Osteo Science Foundation is all about advancing regenerative medicine in Oral and CranioMaxillofacial Surgery. We have compiled articles from within the OMFS field that share new and exciting developments and techniques in regenerative medicine. Some are already in clinical practice and some are decades away; but all show how the dial is moving forward in the quest for better patient care through regenerative medicine. We also feature articles from journals from disciplines outside OMFS, to bring your relevant regenerative news that, while not necessarily focused in OMFS, is relevant to the OMFS field.
In addition, all articles that have resulted from research funded by Osteo Science Foundation are also listed below: these are among our greatest contributions to the field of regenerative medicine and we are proud to add them to this library.
To stay updated on Advances in Regenerative Medicine, follow us on Facebook, LinkedIn, and Instagram, where our regular feature, "Exploration Tuesday" highlights an Advance in Regenerative Medicine.
Loss of alveolar bone after tooth extraction has motivated development of a variety of approaches for alveolar ridge preservation.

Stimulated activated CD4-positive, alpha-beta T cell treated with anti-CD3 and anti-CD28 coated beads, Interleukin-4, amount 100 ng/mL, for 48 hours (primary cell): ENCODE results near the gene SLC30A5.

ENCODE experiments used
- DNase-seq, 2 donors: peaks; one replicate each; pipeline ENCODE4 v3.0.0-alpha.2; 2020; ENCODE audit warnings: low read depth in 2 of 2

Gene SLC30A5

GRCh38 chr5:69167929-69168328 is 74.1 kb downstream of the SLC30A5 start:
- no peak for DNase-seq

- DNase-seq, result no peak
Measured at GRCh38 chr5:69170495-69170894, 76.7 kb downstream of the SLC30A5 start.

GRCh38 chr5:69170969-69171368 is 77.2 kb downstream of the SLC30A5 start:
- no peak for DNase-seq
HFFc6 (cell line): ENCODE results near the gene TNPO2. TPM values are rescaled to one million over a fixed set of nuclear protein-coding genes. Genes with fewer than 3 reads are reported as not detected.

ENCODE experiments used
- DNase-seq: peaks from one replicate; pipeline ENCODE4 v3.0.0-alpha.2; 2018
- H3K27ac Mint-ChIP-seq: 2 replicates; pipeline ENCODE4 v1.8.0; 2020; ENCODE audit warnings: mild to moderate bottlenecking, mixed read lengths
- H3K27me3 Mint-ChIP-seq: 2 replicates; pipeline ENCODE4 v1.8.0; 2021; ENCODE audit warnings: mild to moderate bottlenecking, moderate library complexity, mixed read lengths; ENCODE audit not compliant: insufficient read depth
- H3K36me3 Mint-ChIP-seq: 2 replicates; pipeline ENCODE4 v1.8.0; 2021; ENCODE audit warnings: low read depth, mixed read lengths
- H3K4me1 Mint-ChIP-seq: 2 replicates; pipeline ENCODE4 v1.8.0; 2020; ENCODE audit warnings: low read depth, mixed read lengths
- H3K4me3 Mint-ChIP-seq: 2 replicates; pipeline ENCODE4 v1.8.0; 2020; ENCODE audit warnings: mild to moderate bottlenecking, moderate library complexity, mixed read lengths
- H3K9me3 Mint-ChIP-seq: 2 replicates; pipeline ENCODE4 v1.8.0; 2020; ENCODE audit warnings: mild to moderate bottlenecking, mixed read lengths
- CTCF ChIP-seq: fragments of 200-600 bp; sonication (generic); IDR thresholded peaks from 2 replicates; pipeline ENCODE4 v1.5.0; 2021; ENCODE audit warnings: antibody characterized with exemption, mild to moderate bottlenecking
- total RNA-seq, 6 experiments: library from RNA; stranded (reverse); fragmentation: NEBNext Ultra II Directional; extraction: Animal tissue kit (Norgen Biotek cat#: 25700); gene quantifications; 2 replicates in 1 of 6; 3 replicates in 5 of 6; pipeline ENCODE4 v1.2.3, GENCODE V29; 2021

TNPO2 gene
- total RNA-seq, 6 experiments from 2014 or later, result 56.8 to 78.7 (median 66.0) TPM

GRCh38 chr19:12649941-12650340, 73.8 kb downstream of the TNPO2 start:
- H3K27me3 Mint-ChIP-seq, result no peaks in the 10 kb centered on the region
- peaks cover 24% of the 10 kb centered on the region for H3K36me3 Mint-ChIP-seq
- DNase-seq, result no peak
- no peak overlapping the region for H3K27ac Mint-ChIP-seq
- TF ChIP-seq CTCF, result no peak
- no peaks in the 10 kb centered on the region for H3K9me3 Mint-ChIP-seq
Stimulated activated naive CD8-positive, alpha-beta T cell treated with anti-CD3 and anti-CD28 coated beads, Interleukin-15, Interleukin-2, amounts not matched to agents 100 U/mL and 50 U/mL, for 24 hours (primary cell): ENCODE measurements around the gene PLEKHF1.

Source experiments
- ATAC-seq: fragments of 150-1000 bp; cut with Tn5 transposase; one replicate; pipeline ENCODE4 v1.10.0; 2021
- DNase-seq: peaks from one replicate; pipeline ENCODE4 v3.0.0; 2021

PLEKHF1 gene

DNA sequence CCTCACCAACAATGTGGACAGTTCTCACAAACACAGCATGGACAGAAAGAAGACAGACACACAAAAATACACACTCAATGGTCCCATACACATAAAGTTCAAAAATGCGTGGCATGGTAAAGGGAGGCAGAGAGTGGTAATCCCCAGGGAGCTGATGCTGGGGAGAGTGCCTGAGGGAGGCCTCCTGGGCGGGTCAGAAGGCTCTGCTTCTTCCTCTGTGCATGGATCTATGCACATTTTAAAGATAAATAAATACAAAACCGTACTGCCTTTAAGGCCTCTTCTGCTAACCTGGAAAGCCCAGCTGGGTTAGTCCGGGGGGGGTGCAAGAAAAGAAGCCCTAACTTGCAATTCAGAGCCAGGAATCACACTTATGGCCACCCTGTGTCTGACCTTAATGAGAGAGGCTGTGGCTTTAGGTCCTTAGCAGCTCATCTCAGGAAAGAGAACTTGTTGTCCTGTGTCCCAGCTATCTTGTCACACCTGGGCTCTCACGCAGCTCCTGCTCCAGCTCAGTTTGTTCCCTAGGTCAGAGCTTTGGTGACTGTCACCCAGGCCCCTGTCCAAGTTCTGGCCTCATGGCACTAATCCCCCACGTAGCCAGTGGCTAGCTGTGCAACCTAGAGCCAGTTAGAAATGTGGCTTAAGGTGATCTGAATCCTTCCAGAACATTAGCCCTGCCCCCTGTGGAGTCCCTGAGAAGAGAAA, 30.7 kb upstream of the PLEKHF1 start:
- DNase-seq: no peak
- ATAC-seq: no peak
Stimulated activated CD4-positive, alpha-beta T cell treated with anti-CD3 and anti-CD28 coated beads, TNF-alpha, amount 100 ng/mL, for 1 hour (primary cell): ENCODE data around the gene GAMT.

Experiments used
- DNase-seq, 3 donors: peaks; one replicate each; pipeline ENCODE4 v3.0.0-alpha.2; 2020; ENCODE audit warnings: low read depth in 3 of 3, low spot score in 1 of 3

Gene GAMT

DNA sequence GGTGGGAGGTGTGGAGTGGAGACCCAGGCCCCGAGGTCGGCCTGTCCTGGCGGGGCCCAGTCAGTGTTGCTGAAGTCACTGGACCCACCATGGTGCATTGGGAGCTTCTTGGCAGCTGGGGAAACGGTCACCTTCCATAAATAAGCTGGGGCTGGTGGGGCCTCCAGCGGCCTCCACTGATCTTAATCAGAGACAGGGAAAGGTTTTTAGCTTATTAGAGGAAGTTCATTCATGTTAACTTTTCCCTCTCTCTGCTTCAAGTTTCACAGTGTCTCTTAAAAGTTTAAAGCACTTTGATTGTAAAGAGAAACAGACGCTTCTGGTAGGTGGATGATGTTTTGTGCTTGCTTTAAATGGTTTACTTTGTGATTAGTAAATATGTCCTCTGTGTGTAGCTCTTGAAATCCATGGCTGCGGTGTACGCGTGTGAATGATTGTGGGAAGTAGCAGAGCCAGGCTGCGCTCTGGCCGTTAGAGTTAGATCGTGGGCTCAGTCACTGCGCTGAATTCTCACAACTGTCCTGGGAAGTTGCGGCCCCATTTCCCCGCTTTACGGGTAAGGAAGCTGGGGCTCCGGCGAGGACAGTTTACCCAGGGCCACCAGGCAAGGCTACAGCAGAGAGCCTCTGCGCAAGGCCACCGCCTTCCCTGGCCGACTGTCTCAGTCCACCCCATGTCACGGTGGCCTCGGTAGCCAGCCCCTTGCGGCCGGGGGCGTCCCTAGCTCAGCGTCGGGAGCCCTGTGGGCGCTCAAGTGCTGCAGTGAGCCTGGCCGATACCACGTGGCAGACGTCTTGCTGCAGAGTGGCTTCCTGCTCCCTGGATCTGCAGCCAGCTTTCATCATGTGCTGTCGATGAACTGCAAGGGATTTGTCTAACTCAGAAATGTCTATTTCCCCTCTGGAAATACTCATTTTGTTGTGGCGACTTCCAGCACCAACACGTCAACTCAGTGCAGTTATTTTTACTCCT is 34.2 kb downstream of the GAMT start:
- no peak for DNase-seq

Tissue engineering and regenerative medicine approaches harness knowledge of cell populations and the factors that direct cellular function to inform tissue formation.
Microvascular transfer of autologous muscle provides an option for facial reanimation in some cases of facial nerve palsy and for the treatment of certain craniofacial muscle defects.
Emerging bioprinting technologies enable fabrication of constructs for tissue engineering with spatially controlled deposition of cells and biologically active factors to mimic the structural complexity of tissues.
The mechanical strength of metallic biomaterials supports their application in the fabrication of bone fixation plates and in development of scaffolds for bone tissue engineering.
Autografts and allografts are commonly applied in the surgical treatment of craniofacial bone defects, but limitations associated with each have motivated the development of alloplastic graft materials capable of supporting bone tissue regeneration.
Many investigations in recent years have applied injectable hydrogels as carriers for biologically active factors and as cell transplant vehicles for bone tissue regeneration.
The emergence of bioprinting technologies in recent years presents exceptional promise to enable fabrication of patient-specific three-dimensional constructs for tissue engineering and regenerative medicine applications.